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Sony Xperia XA hands-on

So we've already seen the Xperia X and Xperia X Performance, Sony's two new hero phones that broke cover today at Mobile World Congress . The regular Xperia X looks like a great mainstream phone, while the "Performance" version brings the power of a Snapdragon 820 into the mix. But what about the traditional mid-range space? Well, Sony isn't ignoring the need for more affordable phones, as evidenced by the budget-conscious Xperia XA, also unveiled today in Barcelona.

The Xperia XA is pretty easy to identify as a Sony phone, with its symmetrical design and metallic trim. From a distance, it's easily confused with its more expensive sibling, the Xperia X. To spot the differences between the two, you'll need to examine it more closely.

Sony's new mid-ranger takes the Xperia X's looks and recreates them in a traditional polycarbonate shell. The phone's front sports the same slick glass front as the X, with a gentle slope towards the edges, while downscaling to a 720p resolution at 5 inches. That's a relatively low number even in the mid-range space, but what the Xperia XA lacks in resolution it makes up for with impressive brightness and colors that really pop.

Xperia XA

It might feel like plastic, but in any of its four colors this is a good-looking phone.

The outer frame of the phone is a familiar sight, with Sony's traditional circular power button on the right edge — no fingerprint scanner this time — along with volume and camera shutter keys. The back panel, which flows gently into the trim — and while it looks vaguely metallic, it feels very much like a polycarbonate shell.

Like its big brothers, the Xperia XA's 5-inch size makes it easy on hands and pockets, and the razor-slim horizontal bezels also make for some striking visuals. It might feel like plastic, but in any of its four colors — white, graphite, lime and rose gold — this is a good-looking phone.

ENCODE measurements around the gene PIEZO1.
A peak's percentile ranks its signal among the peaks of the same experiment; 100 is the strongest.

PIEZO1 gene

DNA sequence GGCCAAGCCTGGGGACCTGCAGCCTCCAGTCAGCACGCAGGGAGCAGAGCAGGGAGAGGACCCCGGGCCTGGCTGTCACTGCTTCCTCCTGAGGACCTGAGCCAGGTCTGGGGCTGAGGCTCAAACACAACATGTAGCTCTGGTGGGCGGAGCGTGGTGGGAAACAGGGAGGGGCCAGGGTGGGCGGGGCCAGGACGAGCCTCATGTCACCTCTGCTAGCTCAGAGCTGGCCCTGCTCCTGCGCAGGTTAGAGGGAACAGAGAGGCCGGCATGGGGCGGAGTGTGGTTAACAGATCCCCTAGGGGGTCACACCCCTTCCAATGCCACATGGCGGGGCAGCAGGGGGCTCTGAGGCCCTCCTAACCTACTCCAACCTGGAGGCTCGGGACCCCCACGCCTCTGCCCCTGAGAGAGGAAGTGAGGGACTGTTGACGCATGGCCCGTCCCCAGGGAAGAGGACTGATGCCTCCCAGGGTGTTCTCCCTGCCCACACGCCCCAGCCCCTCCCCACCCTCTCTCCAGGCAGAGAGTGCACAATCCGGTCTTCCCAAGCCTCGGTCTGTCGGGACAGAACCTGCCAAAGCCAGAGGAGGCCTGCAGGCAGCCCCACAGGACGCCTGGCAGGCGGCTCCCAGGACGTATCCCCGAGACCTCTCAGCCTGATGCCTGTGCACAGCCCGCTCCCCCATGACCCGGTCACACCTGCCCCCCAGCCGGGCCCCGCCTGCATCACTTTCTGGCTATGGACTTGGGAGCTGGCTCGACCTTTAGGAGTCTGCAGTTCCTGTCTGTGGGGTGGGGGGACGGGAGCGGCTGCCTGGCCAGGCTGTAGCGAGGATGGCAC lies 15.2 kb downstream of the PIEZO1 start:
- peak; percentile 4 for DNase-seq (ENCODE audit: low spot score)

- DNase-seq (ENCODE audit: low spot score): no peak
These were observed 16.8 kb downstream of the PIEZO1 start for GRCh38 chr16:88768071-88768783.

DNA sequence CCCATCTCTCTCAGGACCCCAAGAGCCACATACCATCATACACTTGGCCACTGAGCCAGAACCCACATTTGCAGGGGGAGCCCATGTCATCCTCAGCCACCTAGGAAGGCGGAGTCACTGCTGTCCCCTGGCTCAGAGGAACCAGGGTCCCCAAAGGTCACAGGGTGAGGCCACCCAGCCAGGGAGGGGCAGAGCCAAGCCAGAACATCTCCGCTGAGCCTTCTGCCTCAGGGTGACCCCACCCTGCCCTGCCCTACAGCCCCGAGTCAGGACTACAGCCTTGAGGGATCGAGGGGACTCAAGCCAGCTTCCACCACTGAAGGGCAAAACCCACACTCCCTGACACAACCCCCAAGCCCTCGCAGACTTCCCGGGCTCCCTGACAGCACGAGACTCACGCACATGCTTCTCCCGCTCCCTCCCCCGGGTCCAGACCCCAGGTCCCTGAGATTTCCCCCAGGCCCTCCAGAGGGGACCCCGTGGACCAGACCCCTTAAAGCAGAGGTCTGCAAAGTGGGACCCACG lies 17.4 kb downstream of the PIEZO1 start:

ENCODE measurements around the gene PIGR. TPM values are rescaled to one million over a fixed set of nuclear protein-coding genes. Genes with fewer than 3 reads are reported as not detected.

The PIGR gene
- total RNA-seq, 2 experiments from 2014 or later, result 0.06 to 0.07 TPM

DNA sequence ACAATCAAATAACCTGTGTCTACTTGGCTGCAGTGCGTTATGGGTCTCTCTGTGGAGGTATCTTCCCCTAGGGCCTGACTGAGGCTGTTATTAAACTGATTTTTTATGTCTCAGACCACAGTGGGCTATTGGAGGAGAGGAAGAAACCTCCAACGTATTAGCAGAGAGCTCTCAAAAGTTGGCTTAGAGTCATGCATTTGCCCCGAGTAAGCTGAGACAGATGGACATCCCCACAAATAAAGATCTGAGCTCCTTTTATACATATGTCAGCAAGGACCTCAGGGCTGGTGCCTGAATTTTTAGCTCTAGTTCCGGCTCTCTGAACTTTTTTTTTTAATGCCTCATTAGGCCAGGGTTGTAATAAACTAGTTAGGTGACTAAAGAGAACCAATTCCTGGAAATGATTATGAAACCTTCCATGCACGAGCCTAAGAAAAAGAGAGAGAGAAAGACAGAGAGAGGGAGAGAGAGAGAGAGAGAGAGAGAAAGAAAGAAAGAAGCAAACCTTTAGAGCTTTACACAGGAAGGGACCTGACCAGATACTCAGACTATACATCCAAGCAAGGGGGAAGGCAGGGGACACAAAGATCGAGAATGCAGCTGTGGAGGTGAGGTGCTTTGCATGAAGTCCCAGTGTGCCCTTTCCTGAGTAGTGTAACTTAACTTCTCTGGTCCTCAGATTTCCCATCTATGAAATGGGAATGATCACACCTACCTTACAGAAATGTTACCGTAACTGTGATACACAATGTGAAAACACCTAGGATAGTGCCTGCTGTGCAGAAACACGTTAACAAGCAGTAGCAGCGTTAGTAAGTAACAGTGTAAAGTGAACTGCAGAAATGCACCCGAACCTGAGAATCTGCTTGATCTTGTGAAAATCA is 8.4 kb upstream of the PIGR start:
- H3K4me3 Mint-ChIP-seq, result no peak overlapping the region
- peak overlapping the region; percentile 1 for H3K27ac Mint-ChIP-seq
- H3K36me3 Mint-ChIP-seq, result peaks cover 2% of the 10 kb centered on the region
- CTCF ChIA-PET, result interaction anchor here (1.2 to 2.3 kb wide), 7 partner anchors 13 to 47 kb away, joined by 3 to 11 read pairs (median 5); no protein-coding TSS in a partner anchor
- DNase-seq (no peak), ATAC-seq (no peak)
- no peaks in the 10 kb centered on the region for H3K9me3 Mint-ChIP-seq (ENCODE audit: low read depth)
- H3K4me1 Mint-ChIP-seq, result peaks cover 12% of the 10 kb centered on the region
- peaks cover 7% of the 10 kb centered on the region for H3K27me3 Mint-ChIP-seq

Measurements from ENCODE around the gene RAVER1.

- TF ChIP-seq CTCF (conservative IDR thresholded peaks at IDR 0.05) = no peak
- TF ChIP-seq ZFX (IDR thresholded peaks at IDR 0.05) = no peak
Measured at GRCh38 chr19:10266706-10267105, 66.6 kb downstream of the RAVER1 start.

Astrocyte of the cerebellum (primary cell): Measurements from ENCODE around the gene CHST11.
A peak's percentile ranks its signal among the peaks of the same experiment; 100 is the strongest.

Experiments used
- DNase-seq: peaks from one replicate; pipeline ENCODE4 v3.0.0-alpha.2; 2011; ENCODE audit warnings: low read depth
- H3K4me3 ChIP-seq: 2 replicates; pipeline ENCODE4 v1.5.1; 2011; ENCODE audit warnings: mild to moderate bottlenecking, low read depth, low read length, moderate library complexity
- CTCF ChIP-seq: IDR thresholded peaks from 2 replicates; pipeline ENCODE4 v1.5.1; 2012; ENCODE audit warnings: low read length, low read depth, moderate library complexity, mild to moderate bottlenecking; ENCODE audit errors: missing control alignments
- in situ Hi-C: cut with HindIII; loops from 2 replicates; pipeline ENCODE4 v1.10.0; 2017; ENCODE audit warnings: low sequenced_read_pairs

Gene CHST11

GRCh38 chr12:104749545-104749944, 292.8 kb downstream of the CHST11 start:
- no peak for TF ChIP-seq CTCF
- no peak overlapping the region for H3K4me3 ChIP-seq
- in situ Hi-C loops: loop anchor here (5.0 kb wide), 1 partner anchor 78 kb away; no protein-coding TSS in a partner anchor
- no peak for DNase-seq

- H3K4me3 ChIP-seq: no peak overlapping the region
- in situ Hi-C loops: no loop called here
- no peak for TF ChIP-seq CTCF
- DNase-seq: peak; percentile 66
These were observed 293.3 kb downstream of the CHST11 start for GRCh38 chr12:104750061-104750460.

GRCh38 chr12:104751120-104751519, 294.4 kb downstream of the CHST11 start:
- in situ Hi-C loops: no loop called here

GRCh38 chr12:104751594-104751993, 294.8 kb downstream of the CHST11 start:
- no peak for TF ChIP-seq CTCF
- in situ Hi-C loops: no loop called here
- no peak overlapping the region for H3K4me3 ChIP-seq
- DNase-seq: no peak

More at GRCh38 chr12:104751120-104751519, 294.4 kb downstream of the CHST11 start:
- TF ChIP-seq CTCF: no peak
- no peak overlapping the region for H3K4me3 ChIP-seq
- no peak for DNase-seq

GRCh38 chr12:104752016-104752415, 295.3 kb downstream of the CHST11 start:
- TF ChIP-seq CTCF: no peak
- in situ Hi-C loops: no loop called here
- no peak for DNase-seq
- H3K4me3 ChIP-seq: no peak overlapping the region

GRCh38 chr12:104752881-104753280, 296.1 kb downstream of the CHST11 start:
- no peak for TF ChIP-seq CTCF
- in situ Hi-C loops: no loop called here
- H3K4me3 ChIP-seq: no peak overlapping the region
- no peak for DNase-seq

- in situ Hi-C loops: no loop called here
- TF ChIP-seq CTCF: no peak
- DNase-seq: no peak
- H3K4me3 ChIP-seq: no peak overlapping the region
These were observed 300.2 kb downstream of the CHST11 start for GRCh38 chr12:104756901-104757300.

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Xperia XA

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Xperia XA

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Xperia XA

On the inside, the XA is powered by a MediaTek Helio P10 processor, an octa-core chip using ARM's low-power Cortex-A53 cores. It's also packing 2GB of RAM and 16GB of internal storage, along with microSD expandability. So it's firmly a mid-range handset, but performance leaves nothing wanting, with apps loading quickly and smoothly in our brief time with the phone. Once again, two-day battery life is promised from the phone, which packs a 2,300mAh internal cell.

As for imaging, the Xperia XA includes a 13-megapixel rear shooter along with the redesigned camera app from the Xperia X, giving you a wide array of shooting modes and manual options for ISO, exposure levels and other variables. It's not as fast to focus as the X, but once it's there, it's capable of firing off images in rapid succession. Around the front, there's a more standard 8-megapixel sensor reporting for selfie duty.

Xperia XA

In an age when many mid-ranger still don't arrive with the latest version of Android, it's reassuring to see Sony shipping the Xperia XA with Android 6.0.1 Marshmallow, in addition to the latest Sony UI. As we've discussed before, Sony has a pretty light touch when it comes to customizing Android, with major additions to Marshmallow including its own apps, a stylized lock screen with a large clock widget, and re-tooled Material Design dialer and messaging apps.